Saturday, December 26, 2009

Briefly: Health.(Feature). USA, LLC

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BEHAVIOR: Losing weight is so hard you cannot even pay people to do it. Researchers studied 2,407 overweight and obese people enrolled in weight-loss programs at their jobs. Participants were divided into three groups. The first received $60 for keeping a 5 percent weight loss for a year. The second agreed to pay about $100; the money would be returned if they lost 5 percent of their weight, and they would get bonuses for losing more. The third, a control group, was offered only $20, a reward for staying in the program for a year. The study, published by the National Bureau of Economic Research, found that money had little effect. The group that was offered $60 lost an average of just 1.4 pounds, or 635 grams, while the controls lost 1.8. Those who made the $100 deposit dropped an average of 1.9 pounds more than the controls, but, the authors write, people motivated enough to risk their own money would most likely have lost weight with any program. - NICHOLAS BAKALAR *REGIMENS: Licorice before surgery may reduce sore throat One annoying consequence of surgery is the painful sore throat that follows recovery from anesthesia, but a small study suggests a simple and cheap way to reduce the risk: gargle with licorice just before going under. Licorice has been used for thousands of years to treat inflammation and allergies, so a group of Indian doctors decided to test it for treating postoperative sore throat. In their study, in the July issue of Anesthesia & Analgesia, they divided 40 patients undergoing an elective spinal operation into two groups. Twenty patients gargled with a licorice solution five minutes before anesthesia, and 20 gargled with plain water. There was no difference between the groups in age, sex, weight or duration of anesthesia, but only four of the licorice group reported soreness on swallowing right after waking, compared with 15 from the group that gargled with water. By the end of 24 hours, nine water garglers, but only two in the licorice group, still found it painful to swallow. The authors acknowledge that the study was not double-blinded - that is, the patients knew what they were gargling with - and that gargling just before anesthesia may not be practical. Still, they conclude, the risks of the practice are very small, and the benefits may be significant. - N.B.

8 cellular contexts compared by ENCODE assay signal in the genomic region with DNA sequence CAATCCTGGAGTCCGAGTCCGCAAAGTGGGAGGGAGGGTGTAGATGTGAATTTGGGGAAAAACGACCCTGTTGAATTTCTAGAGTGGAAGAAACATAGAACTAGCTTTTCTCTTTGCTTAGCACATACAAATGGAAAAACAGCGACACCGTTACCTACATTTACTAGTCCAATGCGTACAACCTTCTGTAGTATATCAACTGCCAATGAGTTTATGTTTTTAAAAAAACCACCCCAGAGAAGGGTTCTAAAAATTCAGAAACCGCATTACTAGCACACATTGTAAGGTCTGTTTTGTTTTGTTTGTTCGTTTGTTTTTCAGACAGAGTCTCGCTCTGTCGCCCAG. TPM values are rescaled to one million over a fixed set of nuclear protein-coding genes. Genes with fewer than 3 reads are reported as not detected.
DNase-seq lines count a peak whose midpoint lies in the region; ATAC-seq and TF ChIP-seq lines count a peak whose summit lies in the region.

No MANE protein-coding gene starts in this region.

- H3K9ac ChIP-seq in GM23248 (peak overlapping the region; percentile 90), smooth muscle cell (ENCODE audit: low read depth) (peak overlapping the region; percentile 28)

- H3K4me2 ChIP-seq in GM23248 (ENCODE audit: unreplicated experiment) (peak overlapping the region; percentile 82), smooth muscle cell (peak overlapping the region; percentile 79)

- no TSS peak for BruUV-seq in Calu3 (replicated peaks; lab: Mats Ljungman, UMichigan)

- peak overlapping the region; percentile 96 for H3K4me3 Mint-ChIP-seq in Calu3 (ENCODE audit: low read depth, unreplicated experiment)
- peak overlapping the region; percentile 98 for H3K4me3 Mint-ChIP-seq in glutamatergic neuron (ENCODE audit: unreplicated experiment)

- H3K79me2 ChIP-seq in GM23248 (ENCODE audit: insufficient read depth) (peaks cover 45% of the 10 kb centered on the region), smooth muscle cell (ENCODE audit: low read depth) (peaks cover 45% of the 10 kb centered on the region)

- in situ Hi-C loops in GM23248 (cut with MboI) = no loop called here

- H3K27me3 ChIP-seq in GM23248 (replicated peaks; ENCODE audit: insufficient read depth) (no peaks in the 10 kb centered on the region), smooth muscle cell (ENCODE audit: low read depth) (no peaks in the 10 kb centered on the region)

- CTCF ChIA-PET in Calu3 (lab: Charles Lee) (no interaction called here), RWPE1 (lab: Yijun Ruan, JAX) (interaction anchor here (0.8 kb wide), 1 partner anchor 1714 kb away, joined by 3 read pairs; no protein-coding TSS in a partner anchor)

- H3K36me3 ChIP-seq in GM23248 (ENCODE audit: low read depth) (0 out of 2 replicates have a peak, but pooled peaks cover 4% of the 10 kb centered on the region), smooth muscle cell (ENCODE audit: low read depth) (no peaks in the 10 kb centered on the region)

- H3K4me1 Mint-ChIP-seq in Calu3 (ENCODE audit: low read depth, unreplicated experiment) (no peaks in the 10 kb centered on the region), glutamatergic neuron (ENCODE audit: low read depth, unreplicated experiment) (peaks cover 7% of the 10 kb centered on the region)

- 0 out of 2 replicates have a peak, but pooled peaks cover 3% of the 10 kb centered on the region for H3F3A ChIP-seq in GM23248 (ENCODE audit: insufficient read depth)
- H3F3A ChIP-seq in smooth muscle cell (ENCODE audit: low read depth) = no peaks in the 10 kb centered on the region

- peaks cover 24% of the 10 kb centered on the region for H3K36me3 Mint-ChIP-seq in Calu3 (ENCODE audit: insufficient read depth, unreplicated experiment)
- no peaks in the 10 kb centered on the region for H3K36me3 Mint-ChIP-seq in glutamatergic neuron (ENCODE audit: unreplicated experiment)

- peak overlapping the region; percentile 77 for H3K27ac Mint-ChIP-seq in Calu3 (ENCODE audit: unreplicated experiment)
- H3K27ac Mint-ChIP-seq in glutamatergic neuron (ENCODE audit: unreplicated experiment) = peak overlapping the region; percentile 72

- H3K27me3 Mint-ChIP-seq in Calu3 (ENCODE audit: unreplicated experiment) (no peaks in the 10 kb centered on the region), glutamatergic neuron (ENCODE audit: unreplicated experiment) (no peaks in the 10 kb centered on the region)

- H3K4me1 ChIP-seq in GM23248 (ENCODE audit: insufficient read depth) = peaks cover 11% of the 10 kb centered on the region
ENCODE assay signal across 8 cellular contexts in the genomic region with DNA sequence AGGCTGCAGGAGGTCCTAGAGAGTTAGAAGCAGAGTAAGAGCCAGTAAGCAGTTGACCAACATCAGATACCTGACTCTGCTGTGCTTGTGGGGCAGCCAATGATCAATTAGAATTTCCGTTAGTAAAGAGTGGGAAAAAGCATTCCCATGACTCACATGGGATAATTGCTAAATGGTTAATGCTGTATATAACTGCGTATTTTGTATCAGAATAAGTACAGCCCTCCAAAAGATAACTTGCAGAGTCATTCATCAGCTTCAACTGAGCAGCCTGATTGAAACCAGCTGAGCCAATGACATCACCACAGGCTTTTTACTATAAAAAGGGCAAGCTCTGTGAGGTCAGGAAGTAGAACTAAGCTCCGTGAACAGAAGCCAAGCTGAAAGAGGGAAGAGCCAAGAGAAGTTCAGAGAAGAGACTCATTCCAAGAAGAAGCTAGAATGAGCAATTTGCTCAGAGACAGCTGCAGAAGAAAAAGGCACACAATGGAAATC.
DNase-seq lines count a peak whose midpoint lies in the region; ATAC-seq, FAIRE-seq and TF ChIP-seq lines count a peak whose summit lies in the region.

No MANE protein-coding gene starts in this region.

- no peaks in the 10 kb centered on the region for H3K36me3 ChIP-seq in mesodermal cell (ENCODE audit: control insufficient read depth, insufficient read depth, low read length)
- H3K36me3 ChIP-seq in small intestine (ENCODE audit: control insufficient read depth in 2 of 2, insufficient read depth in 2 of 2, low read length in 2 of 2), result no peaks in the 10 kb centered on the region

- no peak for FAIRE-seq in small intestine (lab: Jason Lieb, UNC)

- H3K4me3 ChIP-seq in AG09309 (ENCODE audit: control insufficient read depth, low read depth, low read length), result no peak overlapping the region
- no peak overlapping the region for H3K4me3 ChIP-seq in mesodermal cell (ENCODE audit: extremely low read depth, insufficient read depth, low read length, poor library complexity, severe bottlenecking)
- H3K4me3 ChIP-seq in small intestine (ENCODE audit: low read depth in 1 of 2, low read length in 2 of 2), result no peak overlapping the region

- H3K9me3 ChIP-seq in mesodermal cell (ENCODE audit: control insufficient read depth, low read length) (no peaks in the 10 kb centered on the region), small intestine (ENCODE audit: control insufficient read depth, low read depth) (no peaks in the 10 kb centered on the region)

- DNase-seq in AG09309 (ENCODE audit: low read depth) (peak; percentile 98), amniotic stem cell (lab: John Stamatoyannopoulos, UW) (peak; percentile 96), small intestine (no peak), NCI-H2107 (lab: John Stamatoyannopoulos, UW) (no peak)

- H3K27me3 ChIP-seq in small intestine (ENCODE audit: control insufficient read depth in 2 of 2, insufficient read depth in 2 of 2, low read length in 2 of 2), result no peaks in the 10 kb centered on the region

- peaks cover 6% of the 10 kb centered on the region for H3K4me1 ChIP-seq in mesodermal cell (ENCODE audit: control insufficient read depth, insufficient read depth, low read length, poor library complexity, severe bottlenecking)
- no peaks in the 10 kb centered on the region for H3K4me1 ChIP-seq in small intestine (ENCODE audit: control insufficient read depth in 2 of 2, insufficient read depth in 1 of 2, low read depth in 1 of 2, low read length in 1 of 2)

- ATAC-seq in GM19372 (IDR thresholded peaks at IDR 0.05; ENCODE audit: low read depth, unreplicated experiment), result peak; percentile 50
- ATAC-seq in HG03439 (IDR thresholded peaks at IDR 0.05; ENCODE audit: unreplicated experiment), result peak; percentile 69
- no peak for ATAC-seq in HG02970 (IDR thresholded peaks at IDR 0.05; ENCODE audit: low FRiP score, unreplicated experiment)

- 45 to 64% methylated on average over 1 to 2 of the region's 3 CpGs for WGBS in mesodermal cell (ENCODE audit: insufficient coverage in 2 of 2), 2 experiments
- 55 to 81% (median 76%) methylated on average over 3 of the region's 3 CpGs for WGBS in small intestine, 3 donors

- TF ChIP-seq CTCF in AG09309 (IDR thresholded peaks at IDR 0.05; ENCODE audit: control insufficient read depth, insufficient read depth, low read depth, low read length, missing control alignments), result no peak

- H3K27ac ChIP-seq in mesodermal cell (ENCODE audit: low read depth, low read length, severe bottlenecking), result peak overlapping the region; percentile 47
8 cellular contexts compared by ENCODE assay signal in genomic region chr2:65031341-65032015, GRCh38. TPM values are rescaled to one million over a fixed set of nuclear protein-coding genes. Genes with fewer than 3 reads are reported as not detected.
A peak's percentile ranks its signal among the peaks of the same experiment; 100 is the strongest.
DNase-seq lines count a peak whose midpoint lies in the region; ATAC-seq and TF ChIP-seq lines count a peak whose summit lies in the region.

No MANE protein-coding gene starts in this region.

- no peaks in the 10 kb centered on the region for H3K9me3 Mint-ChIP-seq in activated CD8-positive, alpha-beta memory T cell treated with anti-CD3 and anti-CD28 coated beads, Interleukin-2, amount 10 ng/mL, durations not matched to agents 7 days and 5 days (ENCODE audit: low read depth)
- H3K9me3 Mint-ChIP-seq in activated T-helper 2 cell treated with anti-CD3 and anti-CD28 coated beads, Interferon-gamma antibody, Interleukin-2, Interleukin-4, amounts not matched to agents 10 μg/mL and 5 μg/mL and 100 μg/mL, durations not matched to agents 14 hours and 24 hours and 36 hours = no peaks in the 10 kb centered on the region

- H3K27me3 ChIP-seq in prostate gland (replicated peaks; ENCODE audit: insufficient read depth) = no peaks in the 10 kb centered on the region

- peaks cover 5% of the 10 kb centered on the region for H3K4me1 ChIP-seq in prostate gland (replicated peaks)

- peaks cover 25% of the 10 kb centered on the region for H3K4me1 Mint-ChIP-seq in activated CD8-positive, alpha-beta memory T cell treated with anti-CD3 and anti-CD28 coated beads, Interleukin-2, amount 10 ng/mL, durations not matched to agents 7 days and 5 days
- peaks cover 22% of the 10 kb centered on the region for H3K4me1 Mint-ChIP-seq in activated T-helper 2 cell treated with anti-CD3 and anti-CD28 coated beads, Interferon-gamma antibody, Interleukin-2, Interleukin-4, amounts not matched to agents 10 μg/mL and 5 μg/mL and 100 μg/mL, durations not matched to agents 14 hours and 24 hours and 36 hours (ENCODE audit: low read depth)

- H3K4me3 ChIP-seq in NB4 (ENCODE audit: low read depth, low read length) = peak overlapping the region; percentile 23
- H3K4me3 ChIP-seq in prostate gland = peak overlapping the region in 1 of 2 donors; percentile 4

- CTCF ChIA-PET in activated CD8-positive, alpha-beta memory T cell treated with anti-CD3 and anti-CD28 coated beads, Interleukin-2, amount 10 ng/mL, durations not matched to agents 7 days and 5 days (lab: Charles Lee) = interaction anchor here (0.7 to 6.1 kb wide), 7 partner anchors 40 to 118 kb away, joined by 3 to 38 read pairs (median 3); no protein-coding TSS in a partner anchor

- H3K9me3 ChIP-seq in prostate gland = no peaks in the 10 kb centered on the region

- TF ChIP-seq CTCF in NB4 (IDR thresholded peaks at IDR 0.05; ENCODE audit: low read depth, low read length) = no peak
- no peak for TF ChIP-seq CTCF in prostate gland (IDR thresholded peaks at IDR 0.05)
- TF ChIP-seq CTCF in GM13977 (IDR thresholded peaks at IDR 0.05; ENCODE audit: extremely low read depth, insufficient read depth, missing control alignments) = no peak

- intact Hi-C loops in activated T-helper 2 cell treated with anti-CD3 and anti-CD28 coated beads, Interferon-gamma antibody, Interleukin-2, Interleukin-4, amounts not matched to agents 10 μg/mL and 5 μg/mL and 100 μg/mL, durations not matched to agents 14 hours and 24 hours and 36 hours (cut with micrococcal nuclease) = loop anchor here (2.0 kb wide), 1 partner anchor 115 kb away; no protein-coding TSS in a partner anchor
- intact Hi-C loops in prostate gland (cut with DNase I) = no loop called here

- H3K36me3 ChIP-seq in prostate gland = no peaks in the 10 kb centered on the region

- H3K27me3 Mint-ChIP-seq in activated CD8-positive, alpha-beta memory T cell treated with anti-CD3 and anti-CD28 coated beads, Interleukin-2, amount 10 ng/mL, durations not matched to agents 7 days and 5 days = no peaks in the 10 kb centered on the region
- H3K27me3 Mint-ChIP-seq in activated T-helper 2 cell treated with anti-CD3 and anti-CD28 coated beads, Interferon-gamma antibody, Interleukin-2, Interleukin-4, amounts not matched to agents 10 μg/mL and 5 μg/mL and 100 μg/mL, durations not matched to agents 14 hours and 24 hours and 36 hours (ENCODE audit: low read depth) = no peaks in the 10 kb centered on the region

Source Citation
Bakalar, Nicholas. "Briefly: Health." International Herald Tribune 9 July 2009: 8. Business Economics and Theory. Web. 26 Dec. 2009. .

Gale Document Number:CJ203264270

Disclaimer:This information is not a tool for self-diagnosis or a substitute for professional care.

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